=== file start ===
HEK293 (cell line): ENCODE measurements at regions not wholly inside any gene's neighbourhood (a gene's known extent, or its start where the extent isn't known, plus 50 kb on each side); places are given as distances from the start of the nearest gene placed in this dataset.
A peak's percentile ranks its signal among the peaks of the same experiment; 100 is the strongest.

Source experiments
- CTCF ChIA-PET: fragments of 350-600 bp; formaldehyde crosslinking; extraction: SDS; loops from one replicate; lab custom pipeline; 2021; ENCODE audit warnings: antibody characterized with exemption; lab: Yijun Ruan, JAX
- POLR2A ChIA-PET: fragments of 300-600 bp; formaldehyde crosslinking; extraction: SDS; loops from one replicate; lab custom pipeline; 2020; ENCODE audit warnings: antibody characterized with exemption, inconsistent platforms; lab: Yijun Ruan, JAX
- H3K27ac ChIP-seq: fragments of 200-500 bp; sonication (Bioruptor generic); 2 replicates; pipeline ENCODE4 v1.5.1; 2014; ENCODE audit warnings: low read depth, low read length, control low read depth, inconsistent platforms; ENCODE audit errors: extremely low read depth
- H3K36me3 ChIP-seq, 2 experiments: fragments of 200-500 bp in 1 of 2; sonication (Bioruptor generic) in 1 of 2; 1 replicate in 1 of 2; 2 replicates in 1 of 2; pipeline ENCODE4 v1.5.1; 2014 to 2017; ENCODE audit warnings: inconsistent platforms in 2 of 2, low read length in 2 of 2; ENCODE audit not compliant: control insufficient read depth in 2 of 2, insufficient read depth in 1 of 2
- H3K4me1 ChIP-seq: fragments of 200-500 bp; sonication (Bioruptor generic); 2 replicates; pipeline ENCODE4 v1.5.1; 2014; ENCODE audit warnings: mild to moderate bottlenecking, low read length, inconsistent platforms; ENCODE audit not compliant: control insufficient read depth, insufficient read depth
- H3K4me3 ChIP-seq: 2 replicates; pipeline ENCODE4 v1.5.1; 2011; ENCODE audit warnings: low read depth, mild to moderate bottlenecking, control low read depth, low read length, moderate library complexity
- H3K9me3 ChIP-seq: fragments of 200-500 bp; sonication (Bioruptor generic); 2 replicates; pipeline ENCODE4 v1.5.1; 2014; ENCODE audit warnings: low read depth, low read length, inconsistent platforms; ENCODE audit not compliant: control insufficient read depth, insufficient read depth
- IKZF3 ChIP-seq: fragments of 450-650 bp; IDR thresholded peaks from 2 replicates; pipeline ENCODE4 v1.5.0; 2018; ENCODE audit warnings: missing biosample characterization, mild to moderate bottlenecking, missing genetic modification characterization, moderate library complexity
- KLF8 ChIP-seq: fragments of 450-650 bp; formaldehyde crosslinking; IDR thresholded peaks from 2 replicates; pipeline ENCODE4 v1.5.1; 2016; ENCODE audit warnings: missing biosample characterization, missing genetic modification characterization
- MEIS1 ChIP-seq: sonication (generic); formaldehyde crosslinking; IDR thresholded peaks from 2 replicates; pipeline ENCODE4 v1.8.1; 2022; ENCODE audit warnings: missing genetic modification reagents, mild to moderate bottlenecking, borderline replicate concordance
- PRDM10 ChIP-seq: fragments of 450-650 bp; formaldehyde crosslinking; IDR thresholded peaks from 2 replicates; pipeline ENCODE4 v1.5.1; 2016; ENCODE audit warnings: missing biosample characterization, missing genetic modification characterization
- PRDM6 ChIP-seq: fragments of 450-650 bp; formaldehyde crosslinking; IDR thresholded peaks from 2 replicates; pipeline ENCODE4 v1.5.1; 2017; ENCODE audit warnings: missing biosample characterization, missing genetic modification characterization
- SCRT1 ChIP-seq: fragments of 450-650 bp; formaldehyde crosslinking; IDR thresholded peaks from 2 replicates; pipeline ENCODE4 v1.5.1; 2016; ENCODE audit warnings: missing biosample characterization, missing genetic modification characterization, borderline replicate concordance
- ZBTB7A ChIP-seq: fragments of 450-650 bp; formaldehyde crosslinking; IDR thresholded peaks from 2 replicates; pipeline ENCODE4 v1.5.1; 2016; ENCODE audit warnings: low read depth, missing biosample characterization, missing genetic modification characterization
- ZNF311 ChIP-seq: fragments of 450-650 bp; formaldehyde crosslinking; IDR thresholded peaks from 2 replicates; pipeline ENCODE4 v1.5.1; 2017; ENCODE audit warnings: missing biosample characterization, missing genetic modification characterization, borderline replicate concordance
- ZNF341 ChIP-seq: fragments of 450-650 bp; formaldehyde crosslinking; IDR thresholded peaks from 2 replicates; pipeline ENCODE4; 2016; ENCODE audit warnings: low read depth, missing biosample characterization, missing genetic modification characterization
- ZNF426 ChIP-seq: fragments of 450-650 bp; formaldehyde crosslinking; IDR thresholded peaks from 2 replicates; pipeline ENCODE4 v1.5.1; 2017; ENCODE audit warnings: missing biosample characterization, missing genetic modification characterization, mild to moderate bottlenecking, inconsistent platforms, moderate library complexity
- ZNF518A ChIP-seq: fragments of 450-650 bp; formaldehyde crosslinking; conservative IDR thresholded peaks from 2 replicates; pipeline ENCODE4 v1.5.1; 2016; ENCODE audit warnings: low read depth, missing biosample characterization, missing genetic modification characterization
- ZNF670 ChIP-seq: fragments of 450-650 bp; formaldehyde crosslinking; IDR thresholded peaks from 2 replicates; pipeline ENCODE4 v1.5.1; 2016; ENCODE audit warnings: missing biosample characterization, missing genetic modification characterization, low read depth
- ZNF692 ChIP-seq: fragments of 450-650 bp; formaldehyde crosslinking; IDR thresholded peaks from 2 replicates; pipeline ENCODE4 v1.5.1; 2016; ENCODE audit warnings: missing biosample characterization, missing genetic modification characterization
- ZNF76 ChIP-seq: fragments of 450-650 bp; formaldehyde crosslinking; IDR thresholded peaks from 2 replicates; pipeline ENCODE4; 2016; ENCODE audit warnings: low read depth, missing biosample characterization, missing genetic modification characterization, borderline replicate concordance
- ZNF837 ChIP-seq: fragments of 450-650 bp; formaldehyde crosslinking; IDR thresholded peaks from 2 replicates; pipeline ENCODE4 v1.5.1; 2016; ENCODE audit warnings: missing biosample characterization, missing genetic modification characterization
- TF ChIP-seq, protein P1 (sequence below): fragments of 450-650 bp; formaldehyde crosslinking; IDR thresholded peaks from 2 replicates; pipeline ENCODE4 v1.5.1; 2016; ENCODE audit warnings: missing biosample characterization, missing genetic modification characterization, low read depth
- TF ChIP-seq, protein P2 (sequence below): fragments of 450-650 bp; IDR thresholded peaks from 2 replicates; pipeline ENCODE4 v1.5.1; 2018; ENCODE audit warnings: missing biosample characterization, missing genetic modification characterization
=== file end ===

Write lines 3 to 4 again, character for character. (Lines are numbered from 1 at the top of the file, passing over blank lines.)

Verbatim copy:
Source experiments
- CTCF ChIA-PET: fragments of 350-600 bp; formaldehyde crosslinking; extraction: SDS; loops from one replicate; lab custom pipeline; 2021; ENCODE audit warnings: antibody characterized with exemption; lab: Yijun Ruan, JAX